QUICK TAKE: When to consider allergy referral, part 2: Rhinitis and rhinosinusitis

September 1, 2006

This year, the American Academy of Allergy, Asthma, and Immunology (AAAAI) published guidelines for referring patients to an allergist/immunologist.1 The AAAAI's recommendations for patients with asthma were summarized in the July 2006 issue of

This year, the American Academy of Allergy, Asthma, and Immunology (AAAAI) published guidelines for referring patients to an allergist/immunologist.1 The AAAAI's recommendations for patients with asthma were summarized in the July 2006 issue of The Journal of Respiratory Diseases.

The referral guidelines for patients who have rhinitis and rhinosinusitis are presented in Tables 1 and 2, respectively.

References:

REFERENCES


1. Leung D, Schatz M, eds. Consultation and referral guidelines citing the evidence: how the allergist-immunologist can help.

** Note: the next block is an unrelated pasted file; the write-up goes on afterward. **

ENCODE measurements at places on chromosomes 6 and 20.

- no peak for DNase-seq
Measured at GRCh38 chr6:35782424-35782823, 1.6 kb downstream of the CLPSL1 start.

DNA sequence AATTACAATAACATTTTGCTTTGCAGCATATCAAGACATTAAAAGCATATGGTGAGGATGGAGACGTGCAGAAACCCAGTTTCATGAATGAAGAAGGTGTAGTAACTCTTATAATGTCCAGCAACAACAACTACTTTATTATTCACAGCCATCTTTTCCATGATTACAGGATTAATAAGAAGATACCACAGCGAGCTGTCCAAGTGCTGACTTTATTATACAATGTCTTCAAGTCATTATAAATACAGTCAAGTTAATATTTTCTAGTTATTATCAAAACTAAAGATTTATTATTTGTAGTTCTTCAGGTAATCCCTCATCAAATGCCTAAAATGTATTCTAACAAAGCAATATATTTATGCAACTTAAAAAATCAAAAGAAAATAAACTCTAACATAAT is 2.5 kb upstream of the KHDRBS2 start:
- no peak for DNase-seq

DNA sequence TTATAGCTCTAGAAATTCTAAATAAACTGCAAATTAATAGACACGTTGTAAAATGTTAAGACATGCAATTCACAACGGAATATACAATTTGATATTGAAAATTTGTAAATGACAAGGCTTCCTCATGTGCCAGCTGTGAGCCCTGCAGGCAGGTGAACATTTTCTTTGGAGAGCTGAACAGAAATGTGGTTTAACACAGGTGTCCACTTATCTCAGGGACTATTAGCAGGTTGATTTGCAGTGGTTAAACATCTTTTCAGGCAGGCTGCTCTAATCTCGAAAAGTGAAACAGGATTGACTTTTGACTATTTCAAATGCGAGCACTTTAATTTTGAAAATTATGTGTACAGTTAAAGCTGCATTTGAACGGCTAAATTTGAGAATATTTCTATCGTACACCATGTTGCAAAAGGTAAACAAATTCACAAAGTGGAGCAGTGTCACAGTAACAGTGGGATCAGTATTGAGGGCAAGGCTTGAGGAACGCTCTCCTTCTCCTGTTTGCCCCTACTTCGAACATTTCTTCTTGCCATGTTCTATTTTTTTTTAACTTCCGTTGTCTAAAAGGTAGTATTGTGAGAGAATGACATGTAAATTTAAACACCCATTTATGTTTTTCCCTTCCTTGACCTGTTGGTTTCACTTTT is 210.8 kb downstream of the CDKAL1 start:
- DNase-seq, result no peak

J Allergy Clin Immunol.

2006;117 (suppl):S495-S523.
2. Demoly P, Allaert FA, Lecasble M; PRAGMA. ERASM, a pharmacoepidemiologic survey on management of intermittent allergic rhinitis in every day general medical practice in France.

Allergy

. 2002;57: 546-554.
3. Bagenstose SE, Bernstein JA. Treatment of chronic rhinitis by an allergy specialist improves quality of life outcomes.

Ann Allergy Asthma Immunol.

1999;83: 524-528.
4. McNally PA, White MV, Kaliner MA. Sinusitis in an allergist's office: analysis of 200 consecutive cases.F

Allergy Asthma Proc.

1997;18:169-175.
5. Nathan RA, Santilli J, Rockwell W, Glassheim J. Effectiveness of immunotherapy for recurring sinusitis associated with allergic rhinitis as assessed by the Sinusitis Outcomes Questionnaire.

Ann Allergy Asthma Immunol.

2004;92:668-672.